That experience reinforced his own courage when, in 1998, he was partly paralyzed in a car accident. The nerves in his left arm were damaged; five surgeons said he would never play the guitar again, but a sixth said Broza would know in a year if the nerves would repair. During that time, Broza strengthened his skills as a vocalist. “On the 333rd day, I felt something in my arm and I knew the nerves were reconnecting,” he says.
“Stuff happens,” Broza notes with equanimity. “Crippled or not I had to continue to be positive or I would fall into the deep hole of self-pity and misery, which is not even a choice.” He turns philosophical. “There can’t be any good without evil and evil can’t exist without good. I’m lucky I can go between the drops and try to stay away from the evil…. We’re in a state of war in Israel. It surrounds you but can’t bring you down. So I unroll my sleeves and go play. I look evil in the eye and say, ‘This is what I gotta tell you.’ And I sing ‘Yihyeh Tov.’”
Yonatan Gefen, his first writing partner (“Yihyeh Tov”) and one of his heroes, changed the direction of Broza’s life by encouraging him to view music writing as a responsibility. American poet Liam Rector introduced Broza to many American poets whose works Broza later set to music and recorded in five albums (Away from Home, Time of Trains, Second Street,Stonedoors, and Night Dawn). Rector, who was director of writing at Bennington College in Vermont before he committed suicide in 2007, asked Broza to teach master classes there—which he did for 10 years.
“David is open, warm, smart, hard-working and extremely caring,” says Itzik Becher, who has known Broza for 20 years and heads Aviv Productions, the arts and entertainment agency that represents the singer. “Probably the best example of how much he cares is that he simply cancelled everything he had planned when the Second Lebanon War started. He went up north to sing and be with the people of Kiryat Shmona who were in shelters.” Becher calls Broza “one of the greatest guitarists alive. To Israeli music he was probably the first true folk-rock musician. To world music he is a bridge between three totally different worlds.” Broza plays a handmade Manuel Contreras classical guitar.
Broza’s family relocated to Spain when he was 12. From there, he was sent to Carmel College, a religious boarding school outside London. “I didn’t quite fit in,” he notes. “I was very artistic and didn’t care about praying three times a day. I wanted to do my own thing. So I wasn’t invited back.” Today, he belongs to Kehilat Sinai, a Masorti synagogue in Tel Aviv.
But Broza never envisioned music as a career. At 17, he was selling his paintings in the Rastro, Madrid’s flea market, and planning a future as a graphic designer. A year later, he volunteered for a three-year stint in the Israel Defense Forces and started playing at night in bars and cafés. He joined the IDF’s entertainment corps for the rest of his service—but still didn’t think of pursuing music full-time, until Gefen’s direction and the success of “Yihyeh Tov.” His sister, Talia Broza Liram, who often sang with him, lives in Jerusalem and was a producer of Israel tours.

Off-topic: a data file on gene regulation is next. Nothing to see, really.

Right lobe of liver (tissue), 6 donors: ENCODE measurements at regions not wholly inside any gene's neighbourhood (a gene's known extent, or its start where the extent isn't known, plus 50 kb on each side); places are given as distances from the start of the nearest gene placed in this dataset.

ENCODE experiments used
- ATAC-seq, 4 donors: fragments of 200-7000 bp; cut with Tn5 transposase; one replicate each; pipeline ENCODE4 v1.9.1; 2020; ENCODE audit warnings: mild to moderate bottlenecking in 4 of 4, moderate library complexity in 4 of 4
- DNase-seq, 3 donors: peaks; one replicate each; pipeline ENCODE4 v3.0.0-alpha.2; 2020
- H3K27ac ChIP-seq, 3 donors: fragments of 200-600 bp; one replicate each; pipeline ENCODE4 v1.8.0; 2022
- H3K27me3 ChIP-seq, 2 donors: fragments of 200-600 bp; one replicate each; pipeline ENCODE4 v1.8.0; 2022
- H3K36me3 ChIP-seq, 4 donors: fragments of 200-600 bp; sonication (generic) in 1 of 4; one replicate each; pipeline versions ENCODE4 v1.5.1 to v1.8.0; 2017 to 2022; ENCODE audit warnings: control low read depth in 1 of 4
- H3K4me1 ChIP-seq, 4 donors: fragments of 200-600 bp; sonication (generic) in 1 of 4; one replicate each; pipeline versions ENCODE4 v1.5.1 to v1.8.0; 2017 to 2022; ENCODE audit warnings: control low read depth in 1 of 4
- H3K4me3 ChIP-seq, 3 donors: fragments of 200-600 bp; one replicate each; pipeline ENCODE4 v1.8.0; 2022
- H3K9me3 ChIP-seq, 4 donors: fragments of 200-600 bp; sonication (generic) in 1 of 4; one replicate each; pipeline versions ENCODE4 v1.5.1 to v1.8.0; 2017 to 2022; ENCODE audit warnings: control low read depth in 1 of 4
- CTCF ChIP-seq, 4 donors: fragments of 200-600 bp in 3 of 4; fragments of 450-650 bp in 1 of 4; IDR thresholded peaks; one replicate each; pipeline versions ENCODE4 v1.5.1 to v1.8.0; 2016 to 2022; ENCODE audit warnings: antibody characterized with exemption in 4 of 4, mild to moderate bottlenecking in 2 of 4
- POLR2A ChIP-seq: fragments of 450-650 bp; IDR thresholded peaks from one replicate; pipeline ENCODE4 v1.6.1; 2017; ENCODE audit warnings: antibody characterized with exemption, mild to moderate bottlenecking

Broza’s 1984 quadruple-platinum album, Ha-Isha Sheiti (the woman by my side), cemented his fame in Israel. Three times a year, he plays to an audience of 2,500 from midnight to 3 A.M. at the amphitheater at Masada. A PBS special, Masada: The Sunrise Concert, profiled Broza accompanied by rocker Jackson Browne and Grammy winner Shawn Colvin.
“I live to play and I play to live,” he says. “I do things on an impulse, but a very well-contemplated impulse.” He has no pre-show rituals. “I just concentrate. I contemplate it all day down to the details but that doesn’t mean it works out at all as you thought, so you adjust as you go.”
Broza’s latest projects reflect his far-ranging interests. Last year, he released Night Dawn:Unpublished Poetry of Townes Van Zandt . He met the American country-folk singer-songwriter only twice, but they shared a common passion for telling stories through music. They promised to meet again, but Van Zandt passed away in 1997. To Broza’s shock, Van Zandt left him 20 unpublished poems. Van Zandt’s widow, Jeanene, requested that he allow her to approach better-known American artists to see if they were interested in the project. After eight years, Broza found out nothing had transpired. Four days later, he received the poems by e-mail—and spent the next four years composing the music.
His next all-Hebrew album also breaks new ground, artistically and logistically. He is writing the lyrics himself for the first time and has launched the project through www.kickstarter.com, a Web site that enables artists to raise money for their endeavors from individual backers. This summer, he will perform his songs with the Israel Philharmonic Orchestra and with the Israeli Andalusian Orchestra, and he is preparing a book of all his music with stories and comments.
Offstage, he says, he is “your normal neighbor. I care for my family and my close friends. I’m not an all-out bohemian.” Five years ago, he and his wife, Ruti, divorced, and he is currently seeing New York-based fashion designer Nili Lotan. He spends much of his time writing.
Broza has accomplished his goal of creating his own cultural treasure on parallel tracks in three languages. “I’m waiting to see what will come next. I’m open,” he says. “I’m not walking on the same tracks I did before no matter what happens.”